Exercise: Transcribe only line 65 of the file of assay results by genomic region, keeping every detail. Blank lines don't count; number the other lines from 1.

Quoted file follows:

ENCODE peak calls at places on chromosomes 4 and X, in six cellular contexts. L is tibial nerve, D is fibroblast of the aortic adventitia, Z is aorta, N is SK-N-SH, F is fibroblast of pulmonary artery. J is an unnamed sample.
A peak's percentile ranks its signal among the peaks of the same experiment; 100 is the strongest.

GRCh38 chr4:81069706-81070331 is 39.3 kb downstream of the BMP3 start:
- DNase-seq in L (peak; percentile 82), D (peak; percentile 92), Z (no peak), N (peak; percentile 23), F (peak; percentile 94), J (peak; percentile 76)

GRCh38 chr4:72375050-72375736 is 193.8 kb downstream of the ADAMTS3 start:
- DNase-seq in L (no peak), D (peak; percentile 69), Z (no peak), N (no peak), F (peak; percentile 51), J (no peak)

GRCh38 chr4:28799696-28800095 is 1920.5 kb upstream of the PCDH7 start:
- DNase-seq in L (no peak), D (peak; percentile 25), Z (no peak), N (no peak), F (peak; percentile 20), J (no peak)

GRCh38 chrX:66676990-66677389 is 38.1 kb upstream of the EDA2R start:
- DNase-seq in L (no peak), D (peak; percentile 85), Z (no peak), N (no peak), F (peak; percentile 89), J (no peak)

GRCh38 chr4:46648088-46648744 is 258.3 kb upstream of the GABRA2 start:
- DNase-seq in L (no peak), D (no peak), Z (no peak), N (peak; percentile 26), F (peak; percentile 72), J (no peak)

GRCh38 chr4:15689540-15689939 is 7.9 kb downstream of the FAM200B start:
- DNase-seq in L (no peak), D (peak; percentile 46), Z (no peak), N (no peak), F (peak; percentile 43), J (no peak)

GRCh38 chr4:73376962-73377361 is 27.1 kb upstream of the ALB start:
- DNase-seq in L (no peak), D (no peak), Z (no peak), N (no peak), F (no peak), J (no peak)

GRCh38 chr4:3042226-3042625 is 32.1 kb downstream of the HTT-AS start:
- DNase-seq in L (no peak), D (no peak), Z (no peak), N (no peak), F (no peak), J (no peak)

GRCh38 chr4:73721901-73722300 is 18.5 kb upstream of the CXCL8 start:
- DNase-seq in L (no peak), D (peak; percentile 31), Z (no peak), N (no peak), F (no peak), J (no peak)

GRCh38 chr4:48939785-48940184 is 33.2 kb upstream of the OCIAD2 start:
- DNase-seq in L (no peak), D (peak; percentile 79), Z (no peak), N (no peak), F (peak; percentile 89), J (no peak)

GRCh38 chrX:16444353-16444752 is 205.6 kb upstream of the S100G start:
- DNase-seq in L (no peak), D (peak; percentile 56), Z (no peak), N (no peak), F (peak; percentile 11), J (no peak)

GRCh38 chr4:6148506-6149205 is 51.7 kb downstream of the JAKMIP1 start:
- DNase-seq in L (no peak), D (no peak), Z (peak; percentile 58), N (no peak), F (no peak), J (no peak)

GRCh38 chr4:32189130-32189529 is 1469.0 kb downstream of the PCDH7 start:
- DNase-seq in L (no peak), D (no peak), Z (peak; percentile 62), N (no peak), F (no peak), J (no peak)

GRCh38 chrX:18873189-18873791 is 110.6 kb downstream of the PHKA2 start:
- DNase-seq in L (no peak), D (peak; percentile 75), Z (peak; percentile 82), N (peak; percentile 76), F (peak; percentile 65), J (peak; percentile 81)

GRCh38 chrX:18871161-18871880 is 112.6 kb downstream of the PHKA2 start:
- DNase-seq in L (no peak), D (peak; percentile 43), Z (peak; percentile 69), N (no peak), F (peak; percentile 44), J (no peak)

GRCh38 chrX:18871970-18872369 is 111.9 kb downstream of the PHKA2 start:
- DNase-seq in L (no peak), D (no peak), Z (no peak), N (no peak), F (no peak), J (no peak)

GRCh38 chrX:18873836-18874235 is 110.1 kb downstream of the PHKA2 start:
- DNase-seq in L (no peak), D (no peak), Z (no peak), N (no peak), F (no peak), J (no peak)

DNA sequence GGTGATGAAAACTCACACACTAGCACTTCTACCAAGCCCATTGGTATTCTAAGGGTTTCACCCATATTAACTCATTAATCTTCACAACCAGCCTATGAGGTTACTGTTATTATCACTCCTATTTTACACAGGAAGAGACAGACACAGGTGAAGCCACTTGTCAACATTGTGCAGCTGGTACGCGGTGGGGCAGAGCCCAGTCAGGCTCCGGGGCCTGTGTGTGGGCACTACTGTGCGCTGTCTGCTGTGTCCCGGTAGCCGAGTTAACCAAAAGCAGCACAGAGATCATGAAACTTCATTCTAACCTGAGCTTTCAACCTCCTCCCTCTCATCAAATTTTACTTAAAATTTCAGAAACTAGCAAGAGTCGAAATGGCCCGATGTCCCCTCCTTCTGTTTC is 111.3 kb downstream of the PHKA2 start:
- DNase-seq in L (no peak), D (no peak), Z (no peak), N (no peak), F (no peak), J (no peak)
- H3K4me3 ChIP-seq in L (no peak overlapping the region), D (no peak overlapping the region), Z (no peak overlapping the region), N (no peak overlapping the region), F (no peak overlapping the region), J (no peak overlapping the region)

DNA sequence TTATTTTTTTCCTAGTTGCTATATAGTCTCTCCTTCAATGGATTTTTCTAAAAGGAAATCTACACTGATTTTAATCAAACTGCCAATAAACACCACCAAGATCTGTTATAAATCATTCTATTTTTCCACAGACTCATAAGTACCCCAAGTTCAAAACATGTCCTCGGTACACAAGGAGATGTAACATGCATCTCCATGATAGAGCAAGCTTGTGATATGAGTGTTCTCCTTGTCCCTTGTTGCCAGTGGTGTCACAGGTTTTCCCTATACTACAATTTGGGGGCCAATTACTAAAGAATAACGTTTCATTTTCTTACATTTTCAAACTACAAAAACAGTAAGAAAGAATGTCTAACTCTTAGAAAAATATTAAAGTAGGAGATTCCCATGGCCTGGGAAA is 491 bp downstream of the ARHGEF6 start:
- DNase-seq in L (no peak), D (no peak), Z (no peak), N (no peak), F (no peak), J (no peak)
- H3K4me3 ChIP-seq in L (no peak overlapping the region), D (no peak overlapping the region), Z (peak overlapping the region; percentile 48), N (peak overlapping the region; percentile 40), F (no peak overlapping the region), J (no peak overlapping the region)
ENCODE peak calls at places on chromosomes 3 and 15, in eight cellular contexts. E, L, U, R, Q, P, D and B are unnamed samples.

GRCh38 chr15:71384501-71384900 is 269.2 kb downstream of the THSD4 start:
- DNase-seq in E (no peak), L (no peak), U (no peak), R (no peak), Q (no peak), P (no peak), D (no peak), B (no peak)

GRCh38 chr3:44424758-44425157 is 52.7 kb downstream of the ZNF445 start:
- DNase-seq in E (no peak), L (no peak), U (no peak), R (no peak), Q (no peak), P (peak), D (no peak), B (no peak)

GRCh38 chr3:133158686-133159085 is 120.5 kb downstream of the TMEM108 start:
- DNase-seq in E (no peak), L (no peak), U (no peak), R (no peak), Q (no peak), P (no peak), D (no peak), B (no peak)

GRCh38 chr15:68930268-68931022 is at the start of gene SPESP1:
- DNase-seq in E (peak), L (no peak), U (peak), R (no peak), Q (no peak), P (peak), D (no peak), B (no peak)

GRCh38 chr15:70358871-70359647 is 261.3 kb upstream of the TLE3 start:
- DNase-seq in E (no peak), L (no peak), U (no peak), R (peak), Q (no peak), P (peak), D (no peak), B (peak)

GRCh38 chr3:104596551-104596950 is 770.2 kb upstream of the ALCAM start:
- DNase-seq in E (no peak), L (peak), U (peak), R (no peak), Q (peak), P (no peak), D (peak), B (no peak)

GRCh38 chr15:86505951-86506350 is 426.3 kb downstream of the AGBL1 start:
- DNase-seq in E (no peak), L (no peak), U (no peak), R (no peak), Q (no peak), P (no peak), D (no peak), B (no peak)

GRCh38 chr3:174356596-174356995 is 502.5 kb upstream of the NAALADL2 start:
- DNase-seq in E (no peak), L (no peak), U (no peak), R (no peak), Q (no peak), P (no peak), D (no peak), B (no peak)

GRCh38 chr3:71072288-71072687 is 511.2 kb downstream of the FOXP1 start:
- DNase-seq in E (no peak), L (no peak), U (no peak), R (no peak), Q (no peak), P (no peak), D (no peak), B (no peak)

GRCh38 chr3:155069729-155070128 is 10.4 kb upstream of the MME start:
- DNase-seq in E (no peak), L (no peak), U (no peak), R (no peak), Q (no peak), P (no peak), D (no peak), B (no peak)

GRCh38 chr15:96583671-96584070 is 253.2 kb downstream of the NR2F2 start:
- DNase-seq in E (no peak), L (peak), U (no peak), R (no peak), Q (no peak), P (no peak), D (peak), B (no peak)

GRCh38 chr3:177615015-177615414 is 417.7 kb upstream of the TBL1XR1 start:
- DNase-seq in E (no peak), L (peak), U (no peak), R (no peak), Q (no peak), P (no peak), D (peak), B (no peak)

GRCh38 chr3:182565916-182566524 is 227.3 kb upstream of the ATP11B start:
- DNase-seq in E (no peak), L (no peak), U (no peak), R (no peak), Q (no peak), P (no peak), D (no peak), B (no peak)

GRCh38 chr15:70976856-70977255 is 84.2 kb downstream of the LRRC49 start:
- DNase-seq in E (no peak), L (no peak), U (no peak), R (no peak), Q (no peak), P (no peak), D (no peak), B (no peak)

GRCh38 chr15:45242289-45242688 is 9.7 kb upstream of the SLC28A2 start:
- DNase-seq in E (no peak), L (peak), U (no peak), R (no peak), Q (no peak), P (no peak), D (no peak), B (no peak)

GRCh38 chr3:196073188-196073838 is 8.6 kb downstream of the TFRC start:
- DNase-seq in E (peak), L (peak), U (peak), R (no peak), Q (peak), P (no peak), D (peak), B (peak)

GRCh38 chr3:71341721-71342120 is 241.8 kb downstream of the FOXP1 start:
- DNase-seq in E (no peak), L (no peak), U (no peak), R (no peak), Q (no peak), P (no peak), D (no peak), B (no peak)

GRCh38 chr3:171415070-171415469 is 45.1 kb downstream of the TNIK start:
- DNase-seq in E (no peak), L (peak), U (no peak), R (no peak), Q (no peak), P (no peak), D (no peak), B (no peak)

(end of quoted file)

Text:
- DNase-seq in E (no peak), L (peak), U (no peak), R (no peak), Q (no peak), P (no peak), D (peak), B (no peak)